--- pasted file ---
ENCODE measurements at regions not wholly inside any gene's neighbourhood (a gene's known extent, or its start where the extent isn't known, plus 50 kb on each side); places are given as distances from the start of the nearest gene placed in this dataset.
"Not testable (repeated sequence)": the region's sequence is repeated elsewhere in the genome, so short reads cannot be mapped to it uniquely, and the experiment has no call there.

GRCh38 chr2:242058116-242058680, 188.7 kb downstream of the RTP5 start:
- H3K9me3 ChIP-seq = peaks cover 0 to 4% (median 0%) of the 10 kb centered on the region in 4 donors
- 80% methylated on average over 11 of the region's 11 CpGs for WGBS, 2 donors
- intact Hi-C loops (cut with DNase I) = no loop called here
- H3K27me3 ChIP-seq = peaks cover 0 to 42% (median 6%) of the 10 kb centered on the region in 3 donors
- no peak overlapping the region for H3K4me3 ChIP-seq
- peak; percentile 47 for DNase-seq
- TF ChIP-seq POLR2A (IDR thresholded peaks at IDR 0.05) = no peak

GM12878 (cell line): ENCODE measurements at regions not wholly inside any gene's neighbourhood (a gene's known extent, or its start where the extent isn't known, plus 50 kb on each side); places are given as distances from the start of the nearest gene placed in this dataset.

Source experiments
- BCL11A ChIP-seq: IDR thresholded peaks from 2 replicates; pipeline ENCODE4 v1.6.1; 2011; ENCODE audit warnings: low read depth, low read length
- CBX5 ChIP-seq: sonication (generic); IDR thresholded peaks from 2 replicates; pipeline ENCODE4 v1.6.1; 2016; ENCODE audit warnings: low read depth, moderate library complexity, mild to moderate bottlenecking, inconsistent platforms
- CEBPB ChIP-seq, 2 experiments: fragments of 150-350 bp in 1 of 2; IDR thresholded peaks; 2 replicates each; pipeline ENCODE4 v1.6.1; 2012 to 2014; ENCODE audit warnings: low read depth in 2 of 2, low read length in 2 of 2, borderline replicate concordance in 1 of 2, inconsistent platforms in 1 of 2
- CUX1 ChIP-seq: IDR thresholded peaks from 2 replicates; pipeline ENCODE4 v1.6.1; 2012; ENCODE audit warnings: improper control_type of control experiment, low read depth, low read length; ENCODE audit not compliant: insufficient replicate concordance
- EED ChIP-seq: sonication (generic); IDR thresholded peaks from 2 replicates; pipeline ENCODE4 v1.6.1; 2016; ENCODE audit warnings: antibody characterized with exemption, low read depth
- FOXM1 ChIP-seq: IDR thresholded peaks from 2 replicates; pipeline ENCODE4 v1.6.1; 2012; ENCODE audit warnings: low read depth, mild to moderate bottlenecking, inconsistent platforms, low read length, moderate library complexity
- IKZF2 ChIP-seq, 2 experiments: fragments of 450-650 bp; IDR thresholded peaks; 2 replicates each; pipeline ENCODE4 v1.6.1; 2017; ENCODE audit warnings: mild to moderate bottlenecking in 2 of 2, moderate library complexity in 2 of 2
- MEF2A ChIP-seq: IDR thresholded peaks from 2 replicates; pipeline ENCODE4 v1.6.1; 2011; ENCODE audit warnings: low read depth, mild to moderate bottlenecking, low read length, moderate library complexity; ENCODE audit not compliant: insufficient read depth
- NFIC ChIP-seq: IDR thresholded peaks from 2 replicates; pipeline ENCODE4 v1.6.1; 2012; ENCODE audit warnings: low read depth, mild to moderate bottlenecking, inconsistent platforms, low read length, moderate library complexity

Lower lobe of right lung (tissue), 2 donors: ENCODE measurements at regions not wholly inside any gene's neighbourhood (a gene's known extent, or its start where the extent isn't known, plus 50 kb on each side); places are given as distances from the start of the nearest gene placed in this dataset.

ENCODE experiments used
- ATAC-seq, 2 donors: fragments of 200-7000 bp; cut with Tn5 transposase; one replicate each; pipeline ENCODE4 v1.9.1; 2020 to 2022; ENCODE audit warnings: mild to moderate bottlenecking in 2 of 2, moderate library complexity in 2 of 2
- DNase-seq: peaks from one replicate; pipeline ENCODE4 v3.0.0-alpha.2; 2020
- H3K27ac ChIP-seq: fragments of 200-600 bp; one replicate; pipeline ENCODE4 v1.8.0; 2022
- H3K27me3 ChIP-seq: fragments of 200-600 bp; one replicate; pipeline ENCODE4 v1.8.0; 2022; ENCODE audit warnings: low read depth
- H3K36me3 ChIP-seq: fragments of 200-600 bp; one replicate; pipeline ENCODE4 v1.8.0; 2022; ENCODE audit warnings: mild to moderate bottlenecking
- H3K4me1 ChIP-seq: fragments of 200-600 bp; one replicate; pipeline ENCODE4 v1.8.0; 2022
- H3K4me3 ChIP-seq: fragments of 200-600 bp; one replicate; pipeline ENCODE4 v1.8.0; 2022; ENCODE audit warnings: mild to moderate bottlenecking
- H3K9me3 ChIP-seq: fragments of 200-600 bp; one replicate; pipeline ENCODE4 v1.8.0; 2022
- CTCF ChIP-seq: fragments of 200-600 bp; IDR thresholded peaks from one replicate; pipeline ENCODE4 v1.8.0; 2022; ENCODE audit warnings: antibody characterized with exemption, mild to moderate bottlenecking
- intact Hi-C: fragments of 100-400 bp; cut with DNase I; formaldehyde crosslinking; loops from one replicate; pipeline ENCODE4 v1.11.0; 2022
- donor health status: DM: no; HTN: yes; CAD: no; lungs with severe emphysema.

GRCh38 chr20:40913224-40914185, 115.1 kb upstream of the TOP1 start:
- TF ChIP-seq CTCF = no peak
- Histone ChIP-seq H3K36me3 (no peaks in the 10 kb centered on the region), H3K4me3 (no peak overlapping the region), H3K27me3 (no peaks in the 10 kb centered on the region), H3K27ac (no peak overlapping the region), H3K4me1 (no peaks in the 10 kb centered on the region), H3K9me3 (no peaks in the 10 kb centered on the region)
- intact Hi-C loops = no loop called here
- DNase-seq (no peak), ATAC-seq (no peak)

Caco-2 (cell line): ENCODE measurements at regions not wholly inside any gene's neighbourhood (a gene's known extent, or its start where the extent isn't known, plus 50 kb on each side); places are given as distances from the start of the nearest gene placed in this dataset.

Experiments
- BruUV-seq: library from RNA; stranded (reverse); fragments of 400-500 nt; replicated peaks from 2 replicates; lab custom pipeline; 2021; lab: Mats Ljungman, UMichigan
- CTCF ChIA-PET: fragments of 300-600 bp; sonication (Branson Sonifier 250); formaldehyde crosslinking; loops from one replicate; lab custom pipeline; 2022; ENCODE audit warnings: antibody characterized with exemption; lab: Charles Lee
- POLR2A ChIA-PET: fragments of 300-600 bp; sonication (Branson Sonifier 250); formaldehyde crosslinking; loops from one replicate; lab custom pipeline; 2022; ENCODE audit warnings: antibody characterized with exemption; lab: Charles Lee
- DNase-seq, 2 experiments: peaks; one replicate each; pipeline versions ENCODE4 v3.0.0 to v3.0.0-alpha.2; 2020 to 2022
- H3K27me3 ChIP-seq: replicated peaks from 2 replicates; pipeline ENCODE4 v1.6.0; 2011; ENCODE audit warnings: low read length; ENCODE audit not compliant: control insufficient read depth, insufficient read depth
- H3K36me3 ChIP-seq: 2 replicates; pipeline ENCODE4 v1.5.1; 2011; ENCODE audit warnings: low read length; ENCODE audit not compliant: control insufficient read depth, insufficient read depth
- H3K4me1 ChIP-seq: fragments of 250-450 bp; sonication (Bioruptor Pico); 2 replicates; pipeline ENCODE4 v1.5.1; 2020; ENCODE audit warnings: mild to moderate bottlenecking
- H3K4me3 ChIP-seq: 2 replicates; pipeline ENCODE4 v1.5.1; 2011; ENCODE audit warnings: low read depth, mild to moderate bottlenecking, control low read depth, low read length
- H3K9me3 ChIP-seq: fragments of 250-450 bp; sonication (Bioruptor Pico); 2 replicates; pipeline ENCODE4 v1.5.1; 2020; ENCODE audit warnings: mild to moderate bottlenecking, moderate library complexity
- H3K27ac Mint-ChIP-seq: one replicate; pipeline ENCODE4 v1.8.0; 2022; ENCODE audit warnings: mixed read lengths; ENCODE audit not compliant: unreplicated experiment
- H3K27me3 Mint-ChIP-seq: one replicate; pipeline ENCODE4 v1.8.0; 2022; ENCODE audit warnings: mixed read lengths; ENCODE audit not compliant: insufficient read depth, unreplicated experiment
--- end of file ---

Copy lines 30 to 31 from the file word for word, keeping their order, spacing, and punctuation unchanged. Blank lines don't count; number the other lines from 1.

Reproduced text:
- H3K4me3 ChIP-seq: fragments of 200-600 bp; one replicate; pipeline ENCODE4 v1.8.0; 2022; ENCODE audit warnings: mild to moderate bottlenecking
- H3K9me3 ChIP-seq: fragments of 200-600 bp; one replicate; pipeline ENCODE4 v1.8.0; 2022